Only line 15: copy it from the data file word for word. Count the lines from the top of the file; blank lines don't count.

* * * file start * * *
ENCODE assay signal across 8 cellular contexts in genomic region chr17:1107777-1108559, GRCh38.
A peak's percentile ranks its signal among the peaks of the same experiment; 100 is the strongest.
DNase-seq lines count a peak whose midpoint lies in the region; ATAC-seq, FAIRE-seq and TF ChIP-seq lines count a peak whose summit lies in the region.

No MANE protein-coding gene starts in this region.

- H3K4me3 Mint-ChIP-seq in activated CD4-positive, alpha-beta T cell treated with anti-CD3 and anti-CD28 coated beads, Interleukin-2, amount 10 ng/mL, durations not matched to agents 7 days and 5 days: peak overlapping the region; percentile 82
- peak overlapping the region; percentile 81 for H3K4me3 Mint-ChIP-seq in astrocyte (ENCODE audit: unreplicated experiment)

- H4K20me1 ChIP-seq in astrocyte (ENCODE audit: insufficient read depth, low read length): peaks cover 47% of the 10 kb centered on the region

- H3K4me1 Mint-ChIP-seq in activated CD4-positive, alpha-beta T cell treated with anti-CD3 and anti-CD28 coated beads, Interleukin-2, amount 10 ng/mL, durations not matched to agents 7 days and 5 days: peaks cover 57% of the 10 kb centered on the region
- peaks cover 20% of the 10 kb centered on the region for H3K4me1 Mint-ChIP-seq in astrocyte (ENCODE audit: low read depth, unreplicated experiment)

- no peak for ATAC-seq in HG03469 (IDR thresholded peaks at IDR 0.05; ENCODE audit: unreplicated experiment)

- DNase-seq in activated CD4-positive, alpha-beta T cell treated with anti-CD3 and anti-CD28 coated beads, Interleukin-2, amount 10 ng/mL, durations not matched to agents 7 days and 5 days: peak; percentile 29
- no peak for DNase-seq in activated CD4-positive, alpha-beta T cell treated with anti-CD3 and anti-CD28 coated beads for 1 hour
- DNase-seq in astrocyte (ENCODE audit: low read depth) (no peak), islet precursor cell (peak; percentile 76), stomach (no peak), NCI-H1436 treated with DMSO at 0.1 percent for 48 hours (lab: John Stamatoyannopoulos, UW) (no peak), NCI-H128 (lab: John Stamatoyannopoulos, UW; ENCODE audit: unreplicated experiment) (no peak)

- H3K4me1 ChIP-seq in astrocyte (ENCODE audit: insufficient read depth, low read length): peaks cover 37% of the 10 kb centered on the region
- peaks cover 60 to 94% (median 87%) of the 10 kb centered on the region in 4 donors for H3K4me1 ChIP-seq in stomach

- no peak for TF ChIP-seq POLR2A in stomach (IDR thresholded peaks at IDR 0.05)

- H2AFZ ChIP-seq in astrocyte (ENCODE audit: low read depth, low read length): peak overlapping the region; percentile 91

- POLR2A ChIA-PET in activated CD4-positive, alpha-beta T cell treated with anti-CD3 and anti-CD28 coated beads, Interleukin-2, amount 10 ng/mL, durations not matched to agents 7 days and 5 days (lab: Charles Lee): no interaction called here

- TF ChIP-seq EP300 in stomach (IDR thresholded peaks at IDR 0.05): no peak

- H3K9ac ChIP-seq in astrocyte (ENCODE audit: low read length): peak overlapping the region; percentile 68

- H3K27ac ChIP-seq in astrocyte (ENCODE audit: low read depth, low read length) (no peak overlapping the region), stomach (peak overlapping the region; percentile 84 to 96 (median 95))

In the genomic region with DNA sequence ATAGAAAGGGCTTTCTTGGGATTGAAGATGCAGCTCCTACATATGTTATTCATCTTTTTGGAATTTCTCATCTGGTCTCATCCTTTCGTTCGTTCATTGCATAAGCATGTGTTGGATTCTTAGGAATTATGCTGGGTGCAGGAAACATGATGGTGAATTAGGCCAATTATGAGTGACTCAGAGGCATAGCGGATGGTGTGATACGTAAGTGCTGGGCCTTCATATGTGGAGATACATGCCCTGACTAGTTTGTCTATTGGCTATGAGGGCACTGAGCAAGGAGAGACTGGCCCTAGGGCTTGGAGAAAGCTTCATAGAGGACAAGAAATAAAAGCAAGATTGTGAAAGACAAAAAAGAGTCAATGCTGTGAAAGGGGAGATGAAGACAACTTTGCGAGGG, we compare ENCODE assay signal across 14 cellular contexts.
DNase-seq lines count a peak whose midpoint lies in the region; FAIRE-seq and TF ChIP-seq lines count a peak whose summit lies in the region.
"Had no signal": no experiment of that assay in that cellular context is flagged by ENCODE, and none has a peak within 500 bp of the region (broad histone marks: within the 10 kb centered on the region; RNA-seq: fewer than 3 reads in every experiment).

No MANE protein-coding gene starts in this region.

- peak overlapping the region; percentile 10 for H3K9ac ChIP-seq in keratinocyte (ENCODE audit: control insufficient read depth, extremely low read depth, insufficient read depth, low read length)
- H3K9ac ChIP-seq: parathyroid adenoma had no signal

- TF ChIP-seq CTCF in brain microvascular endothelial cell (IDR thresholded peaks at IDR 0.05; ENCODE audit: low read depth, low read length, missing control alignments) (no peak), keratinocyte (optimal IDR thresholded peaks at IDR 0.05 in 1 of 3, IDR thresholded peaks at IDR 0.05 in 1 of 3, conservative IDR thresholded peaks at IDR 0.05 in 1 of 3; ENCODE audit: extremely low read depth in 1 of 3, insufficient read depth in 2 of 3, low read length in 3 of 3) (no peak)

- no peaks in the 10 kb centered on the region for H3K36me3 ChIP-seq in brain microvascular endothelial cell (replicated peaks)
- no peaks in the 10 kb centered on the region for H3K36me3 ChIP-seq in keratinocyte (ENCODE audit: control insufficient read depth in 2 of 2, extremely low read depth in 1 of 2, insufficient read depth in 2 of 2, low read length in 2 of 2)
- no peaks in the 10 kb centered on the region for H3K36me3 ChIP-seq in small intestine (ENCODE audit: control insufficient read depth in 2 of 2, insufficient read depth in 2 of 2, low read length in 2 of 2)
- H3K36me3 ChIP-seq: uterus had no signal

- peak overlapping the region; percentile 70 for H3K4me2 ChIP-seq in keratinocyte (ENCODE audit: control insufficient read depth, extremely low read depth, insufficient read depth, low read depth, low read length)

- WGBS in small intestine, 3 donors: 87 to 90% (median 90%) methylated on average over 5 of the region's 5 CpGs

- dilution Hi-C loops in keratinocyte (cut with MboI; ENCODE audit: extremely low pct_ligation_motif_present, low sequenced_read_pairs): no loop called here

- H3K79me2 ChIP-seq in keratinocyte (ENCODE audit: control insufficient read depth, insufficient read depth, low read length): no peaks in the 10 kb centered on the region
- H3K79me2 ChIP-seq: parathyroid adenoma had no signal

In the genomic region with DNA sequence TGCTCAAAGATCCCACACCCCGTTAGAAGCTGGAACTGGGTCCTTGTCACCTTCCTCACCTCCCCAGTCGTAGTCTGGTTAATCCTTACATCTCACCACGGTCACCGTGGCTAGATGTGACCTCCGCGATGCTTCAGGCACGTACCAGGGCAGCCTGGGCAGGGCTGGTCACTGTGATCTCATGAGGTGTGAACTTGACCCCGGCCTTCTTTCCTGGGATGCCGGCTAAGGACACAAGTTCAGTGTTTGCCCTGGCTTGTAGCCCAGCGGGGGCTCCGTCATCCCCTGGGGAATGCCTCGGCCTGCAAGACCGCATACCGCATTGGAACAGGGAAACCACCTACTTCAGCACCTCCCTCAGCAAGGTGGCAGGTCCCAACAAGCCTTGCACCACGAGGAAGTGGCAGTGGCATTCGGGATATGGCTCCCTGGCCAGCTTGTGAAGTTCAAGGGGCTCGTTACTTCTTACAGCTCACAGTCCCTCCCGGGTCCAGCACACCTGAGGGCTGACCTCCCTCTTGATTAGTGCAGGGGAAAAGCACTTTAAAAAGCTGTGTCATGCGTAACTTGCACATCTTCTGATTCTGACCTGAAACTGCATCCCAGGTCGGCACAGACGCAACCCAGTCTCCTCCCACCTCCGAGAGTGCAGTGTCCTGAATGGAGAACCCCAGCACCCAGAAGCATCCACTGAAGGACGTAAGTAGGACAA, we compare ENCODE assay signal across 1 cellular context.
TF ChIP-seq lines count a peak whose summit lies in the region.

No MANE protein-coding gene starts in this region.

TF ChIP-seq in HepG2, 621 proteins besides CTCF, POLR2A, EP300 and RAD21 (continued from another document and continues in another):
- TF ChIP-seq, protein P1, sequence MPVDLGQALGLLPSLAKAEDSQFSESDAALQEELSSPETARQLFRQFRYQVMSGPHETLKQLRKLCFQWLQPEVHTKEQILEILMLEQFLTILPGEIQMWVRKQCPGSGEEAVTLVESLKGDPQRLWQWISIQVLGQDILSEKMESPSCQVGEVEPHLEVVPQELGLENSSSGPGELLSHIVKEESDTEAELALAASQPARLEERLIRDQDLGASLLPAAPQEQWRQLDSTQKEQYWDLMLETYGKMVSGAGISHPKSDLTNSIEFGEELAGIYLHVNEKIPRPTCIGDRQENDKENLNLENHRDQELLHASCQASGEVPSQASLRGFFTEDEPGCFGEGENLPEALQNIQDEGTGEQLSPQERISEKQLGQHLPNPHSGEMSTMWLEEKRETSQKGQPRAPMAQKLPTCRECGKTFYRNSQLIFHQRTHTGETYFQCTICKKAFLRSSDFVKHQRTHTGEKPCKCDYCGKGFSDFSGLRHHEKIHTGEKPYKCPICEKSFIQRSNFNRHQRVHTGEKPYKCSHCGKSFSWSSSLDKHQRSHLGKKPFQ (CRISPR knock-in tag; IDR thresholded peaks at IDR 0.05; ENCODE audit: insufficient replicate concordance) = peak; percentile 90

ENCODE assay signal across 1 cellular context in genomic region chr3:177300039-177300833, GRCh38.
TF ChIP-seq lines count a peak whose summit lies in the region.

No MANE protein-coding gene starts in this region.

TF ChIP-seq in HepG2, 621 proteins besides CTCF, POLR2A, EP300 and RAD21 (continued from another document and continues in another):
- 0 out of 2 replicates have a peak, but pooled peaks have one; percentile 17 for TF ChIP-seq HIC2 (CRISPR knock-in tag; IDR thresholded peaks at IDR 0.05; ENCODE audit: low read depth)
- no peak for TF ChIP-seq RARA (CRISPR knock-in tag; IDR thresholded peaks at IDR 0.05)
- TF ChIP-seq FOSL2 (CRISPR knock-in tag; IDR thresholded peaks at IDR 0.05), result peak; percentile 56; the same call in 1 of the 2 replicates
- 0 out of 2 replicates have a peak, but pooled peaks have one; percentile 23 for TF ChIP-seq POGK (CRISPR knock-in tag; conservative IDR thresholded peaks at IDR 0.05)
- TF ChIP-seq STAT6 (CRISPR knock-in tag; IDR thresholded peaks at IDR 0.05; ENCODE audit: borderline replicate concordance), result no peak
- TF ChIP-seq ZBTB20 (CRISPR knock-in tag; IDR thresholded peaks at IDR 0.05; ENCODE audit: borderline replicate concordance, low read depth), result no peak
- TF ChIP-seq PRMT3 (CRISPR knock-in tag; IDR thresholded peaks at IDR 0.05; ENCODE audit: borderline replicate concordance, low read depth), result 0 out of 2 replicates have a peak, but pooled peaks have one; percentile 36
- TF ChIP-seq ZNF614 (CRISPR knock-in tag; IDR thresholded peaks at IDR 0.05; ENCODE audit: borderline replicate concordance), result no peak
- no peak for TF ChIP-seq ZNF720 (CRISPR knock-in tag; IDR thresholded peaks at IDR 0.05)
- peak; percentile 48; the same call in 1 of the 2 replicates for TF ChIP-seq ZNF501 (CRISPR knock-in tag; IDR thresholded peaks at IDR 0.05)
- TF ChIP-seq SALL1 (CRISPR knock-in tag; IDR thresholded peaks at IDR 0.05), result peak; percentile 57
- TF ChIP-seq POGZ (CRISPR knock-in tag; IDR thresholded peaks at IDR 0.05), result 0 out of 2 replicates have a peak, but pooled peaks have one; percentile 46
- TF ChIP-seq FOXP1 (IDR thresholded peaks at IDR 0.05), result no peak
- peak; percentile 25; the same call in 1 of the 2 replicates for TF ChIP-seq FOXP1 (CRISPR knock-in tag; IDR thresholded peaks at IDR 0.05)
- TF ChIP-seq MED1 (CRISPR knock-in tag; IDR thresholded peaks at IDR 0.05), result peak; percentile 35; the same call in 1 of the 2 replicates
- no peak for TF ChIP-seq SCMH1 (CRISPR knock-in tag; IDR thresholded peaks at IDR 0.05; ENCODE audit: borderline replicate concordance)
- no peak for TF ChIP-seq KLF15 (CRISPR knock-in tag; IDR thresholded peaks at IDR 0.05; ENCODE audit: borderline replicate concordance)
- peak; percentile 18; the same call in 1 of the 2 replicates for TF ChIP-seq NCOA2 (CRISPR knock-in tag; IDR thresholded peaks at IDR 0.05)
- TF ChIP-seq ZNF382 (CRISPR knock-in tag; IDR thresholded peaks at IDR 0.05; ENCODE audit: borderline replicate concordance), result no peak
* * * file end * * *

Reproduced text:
- peaks cover 60 to 94% (median 87%) of the 10 kb centered on the region in 4 donors for H3K4me1 ChIP-seq in stomach